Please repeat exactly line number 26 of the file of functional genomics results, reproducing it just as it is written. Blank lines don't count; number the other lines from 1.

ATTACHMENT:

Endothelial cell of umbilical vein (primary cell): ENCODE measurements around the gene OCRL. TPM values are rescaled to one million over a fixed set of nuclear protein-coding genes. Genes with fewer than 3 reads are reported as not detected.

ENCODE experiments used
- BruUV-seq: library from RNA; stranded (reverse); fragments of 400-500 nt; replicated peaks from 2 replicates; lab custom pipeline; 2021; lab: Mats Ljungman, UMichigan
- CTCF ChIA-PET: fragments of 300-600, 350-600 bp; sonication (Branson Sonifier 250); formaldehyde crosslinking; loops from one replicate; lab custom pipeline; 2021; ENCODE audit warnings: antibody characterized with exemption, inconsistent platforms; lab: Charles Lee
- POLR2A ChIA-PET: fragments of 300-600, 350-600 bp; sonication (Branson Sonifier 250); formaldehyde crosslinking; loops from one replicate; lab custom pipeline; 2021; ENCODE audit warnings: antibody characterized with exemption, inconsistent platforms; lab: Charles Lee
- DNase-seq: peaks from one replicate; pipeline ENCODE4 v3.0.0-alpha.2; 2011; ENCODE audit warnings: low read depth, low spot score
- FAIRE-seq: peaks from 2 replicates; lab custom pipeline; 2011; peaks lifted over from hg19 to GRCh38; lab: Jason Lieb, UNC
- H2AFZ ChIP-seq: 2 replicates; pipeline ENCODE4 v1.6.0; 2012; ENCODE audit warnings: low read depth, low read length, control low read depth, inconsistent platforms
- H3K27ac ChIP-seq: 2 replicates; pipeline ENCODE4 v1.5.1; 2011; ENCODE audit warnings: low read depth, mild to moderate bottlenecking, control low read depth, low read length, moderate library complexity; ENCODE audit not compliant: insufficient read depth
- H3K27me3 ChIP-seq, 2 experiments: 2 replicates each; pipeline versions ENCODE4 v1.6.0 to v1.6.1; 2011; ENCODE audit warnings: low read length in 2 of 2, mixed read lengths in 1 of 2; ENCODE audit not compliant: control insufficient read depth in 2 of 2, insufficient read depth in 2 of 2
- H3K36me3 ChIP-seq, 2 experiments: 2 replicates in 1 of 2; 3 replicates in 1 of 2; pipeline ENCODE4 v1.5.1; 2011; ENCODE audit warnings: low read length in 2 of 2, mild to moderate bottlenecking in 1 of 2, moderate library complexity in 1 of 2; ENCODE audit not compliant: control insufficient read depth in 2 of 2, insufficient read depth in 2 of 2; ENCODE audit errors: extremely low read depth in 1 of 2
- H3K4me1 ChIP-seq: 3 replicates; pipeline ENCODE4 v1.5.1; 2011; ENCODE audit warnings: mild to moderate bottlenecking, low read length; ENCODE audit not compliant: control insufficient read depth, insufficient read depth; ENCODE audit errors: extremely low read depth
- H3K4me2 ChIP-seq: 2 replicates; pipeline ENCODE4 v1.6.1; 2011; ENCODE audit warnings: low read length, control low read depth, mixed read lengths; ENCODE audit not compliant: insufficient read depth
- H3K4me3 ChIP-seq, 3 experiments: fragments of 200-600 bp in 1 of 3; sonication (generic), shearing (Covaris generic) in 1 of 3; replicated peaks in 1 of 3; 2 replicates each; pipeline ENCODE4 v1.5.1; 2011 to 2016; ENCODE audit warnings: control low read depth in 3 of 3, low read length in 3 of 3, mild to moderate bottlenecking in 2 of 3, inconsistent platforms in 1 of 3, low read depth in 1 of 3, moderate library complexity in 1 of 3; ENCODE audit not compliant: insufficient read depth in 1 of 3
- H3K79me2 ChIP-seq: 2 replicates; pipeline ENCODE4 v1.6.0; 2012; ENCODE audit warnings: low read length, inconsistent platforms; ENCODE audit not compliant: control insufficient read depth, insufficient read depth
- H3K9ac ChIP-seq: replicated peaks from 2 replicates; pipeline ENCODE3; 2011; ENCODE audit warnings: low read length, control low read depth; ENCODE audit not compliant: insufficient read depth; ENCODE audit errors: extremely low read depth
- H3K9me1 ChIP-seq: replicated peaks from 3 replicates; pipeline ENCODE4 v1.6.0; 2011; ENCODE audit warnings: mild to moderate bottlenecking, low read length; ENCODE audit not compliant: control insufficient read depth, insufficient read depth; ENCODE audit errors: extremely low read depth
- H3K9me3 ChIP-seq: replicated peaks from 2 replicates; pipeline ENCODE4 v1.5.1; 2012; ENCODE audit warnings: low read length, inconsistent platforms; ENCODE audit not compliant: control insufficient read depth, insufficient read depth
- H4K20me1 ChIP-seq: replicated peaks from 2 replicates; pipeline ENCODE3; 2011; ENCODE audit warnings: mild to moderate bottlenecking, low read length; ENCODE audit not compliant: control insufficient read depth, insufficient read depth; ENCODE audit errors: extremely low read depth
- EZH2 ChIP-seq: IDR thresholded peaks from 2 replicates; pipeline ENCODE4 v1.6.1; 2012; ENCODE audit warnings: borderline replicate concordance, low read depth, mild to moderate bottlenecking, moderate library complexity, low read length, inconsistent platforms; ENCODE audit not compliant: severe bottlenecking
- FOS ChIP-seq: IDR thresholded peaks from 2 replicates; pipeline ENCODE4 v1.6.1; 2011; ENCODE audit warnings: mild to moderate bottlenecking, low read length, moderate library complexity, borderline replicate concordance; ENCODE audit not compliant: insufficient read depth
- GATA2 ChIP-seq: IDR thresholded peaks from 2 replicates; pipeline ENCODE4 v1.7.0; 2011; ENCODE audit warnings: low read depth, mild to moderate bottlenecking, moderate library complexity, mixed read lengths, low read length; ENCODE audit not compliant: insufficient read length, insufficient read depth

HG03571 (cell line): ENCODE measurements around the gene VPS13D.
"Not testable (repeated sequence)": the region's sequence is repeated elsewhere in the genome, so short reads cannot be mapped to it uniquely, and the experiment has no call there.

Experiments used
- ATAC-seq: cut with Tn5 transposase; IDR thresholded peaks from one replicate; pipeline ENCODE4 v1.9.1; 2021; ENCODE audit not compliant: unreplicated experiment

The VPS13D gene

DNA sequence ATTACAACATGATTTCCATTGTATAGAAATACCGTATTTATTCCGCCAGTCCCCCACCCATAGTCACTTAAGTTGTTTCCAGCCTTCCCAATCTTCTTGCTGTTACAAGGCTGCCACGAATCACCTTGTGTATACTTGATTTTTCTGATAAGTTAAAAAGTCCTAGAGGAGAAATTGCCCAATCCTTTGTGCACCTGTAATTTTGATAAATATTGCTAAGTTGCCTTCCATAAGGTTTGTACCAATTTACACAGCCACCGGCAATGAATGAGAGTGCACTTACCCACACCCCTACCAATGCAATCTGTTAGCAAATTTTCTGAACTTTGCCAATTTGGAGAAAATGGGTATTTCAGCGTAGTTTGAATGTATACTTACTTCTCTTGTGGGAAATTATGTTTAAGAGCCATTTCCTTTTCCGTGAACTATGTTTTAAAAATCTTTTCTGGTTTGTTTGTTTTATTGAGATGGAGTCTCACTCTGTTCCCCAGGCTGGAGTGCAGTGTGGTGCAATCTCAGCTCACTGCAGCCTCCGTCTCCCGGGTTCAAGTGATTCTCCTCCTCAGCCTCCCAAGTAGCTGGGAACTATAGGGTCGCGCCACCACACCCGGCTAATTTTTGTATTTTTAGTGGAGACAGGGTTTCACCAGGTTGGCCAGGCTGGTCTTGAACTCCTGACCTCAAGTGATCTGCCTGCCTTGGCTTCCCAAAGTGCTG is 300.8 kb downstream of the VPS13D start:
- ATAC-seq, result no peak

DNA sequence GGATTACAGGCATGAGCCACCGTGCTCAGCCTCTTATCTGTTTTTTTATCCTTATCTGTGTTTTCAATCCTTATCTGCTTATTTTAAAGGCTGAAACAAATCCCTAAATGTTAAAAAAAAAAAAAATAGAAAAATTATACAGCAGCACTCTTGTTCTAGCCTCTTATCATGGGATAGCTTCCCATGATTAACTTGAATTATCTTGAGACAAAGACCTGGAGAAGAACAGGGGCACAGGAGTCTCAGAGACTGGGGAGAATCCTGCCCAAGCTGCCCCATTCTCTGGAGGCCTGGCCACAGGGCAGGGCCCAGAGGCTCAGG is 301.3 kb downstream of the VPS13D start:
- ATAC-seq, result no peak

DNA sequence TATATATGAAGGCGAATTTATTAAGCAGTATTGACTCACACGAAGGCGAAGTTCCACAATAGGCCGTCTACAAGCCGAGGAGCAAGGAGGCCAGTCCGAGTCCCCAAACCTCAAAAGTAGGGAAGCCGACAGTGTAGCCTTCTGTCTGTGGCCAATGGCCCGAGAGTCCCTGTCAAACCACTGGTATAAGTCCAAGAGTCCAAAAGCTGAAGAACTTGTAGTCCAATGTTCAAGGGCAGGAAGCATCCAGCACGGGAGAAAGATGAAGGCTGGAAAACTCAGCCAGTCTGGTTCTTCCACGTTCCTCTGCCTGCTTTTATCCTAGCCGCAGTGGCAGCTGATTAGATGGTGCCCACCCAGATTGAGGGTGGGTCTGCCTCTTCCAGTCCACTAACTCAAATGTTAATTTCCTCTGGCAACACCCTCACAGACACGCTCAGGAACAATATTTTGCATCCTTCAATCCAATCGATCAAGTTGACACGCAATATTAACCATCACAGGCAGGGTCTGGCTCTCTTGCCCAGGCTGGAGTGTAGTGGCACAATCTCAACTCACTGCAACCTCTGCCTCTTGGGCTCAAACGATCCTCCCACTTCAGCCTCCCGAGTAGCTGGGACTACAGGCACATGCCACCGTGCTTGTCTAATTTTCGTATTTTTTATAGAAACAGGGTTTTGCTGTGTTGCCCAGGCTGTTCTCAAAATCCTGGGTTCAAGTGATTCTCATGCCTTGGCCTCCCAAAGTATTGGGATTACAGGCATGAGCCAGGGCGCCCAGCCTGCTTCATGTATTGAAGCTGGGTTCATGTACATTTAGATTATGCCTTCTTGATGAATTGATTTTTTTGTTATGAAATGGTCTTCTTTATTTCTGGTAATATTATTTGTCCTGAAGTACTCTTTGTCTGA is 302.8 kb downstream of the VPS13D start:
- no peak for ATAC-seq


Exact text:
- ATAC-seq: cut with Tn5 transposase; IDR thresholded peaks from one replicate; pipeline ENCODE4 v1.9.1; 2021; ENCODE audit not compliant: unreplicated experiment